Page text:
When it comes to airplane food, the general consensus is that it’s…well, not great, Bob! The work-around has long been to bring your own food on board (whether it’s airport fare or stuff you brought from home), but even if it makes it through TSA security, it probably won’t taste nearly as good as it normally does on land. Sure, the fact that you’re forced to eat it in a cramped corner while trying not to offend the stranger sharing your armrest certainly doesn’t help, but TIL that elevation *literally* changes the taste of food…and usually not for the better.
According to food scientist Herbert Stone, PhD, who worked on food for the Apollo Moon Mission, there are very specific ways elevation affects how something tastes. “Elevation makes the air colder—and airplanes are already kept quite cold—and when the oral cavity is cooled, we don’t taste things as well,” he explains. He says that when food—or its surrounding temps—make your mouth either too hot or too cold, your receptors start working on overdrive to get it the temperature back to where it should be. That slows down the process of sensing—and therefore enjoying—what you’re eating.
“Elevation dulls your taste buds about 20 percent inflight,” says Sheri Whiteley, the director of on-board menu planning for American Airlines. She says sweetness and saltiness are the flavor notes most impacted. “The air on board is also extremely dry, which affects sense of smell and taste,” adds Lee Anne Wong, executive chef for Hawaiian Airlines.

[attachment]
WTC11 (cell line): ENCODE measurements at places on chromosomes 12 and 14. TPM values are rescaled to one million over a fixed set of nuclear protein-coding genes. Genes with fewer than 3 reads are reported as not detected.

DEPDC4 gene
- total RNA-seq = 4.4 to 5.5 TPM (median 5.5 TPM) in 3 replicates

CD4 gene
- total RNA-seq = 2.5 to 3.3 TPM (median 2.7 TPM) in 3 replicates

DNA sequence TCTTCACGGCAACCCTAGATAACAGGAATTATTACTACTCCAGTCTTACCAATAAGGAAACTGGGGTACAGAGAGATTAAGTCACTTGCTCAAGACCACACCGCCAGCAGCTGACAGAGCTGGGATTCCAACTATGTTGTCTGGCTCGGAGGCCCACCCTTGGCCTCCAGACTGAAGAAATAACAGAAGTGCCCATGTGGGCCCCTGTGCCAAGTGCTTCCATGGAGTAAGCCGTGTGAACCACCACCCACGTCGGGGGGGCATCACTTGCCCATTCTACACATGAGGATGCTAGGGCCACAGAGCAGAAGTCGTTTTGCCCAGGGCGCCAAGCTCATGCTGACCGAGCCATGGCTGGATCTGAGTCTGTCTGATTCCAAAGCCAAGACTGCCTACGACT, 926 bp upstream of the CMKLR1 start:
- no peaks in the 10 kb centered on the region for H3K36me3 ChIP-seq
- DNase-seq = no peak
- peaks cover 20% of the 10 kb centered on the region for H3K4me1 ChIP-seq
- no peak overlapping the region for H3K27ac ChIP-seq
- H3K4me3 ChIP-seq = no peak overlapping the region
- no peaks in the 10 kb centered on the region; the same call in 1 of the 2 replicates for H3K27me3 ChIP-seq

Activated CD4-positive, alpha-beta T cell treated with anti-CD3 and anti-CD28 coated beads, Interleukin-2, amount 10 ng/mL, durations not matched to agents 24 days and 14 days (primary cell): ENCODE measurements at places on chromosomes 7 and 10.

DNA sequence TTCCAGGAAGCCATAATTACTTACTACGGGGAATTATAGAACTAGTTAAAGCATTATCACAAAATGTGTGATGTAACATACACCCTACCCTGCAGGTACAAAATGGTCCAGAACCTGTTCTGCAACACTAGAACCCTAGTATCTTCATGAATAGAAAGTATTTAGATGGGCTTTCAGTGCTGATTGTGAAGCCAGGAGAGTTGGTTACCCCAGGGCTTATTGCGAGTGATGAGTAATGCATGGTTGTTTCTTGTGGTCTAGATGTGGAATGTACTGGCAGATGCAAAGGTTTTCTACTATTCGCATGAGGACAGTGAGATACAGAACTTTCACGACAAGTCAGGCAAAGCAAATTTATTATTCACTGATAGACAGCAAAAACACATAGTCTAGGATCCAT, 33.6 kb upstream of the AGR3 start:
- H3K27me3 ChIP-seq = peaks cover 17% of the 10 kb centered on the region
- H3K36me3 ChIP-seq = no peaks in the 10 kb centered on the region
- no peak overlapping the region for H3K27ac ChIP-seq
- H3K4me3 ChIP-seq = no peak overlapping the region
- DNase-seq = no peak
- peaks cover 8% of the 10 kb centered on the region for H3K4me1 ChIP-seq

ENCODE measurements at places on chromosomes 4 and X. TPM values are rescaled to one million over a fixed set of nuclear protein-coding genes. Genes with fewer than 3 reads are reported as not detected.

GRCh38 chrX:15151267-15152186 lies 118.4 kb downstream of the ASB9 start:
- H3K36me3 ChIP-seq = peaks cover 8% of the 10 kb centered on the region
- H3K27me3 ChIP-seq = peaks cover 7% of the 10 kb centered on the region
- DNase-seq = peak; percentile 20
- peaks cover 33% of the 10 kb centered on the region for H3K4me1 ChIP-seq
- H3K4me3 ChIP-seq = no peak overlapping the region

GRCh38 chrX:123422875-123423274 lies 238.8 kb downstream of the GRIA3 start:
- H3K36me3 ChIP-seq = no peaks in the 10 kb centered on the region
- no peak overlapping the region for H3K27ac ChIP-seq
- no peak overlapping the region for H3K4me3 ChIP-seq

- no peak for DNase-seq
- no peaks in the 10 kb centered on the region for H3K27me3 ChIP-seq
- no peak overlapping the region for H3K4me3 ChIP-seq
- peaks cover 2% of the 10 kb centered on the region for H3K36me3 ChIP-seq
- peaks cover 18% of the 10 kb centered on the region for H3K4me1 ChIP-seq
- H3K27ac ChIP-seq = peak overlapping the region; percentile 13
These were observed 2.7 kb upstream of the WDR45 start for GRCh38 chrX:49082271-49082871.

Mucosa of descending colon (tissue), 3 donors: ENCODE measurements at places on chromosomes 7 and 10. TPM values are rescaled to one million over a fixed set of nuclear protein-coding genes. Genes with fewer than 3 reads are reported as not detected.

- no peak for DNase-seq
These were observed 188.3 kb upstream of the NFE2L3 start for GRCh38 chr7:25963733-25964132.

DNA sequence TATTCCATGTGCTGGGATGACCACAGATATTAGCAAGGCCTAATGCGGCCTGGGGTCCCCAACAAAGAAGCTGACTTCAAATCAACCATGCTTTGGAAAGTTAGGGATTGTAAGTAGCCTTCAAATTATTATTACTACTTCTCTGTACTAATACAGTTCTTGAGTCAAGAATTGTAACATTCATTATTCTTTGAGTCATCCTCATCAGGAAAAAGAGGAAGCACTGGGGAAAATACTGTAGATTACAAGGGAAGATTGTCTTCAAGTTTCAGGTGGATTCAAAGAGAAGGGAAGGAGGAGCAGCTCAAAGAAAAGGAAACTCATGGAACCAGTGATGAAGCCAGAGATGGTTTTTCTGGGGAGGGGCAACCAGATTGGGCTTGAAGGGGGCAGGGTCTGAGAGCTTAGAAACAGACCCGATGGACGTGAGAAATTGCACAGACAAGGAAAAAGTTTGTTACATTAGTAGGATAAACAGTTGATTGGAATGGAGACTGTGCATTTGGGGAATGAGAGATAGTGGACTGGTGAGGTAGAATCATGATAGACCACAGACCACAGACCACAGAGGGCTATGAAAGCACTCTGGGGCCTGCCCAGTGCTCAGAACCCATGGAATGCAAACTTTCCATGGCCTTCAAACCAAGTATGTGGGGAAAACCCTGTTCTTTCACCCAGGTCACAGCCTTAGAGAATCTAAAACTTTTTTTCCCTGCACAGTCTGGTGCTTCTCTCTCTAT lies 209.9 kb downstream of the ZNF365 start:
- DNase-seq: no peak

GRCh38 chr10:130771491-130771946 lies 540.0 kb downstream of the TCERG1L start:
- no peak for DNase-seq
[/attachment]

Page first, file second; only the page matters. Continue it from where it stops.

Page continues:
Dr. Stone says that some airline chefs may not take into account how elevation will change the taste of their food, so they’ll test it on the ground and it will be okay, but once they serve it in the air, it will no longer taste as good. He adds that many airline chefs over-salt their food to make it taste less bland, but the end result doesn’t actually lend itself to a robust flavor profile. (Just mid-flight bloat.)
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Okay, so what tastes good on a plane?
Considering that it’s, you know, her job to serve food on planes that people actually like, Wong has thought a lot about what types of foods taste good when served at cruising altitude. One tip she puts into practice is using lots of fresh seasonings and herbs, since elevation can dull taste. “I love serving fresh, colorful, flavorful dishes that rely on elements like savory and bright sauces, fresh herbs, pickled items, and texturally exciting vegetables and garnish,” she says.
Wong has found that umami flavors work well in food served while in the air. “This is found in things such as soy sauce, Parmesan cheese, and tomatoes, and is enhanced at elevation,” she says. “No one knows why [it tastes better in the air], but that definitely plays into my choices when creating the menus.” Whiteley says this is one reason why tomato juice and Bloody Marys are such popular drink orders; tomato-based drinks and food taste better on planes.
All three sources say staying hydrated is another good way to make sure things still taste good while riding coach. “This will help your taste buds keep firing at full capacity,” Whiteley says.
When trying to figure out what to eat on board—whether you’re selecting from a menu or bringing something from home—choosing something made with fresh herbs, bright sauces, pickled ingredients, and umami flavors is going to be your best bet. If you keep these guidelines in mind, you may find yourself enjoying the food on your pull-down tray. And hey, if not, just wash it down with some tomato juice.
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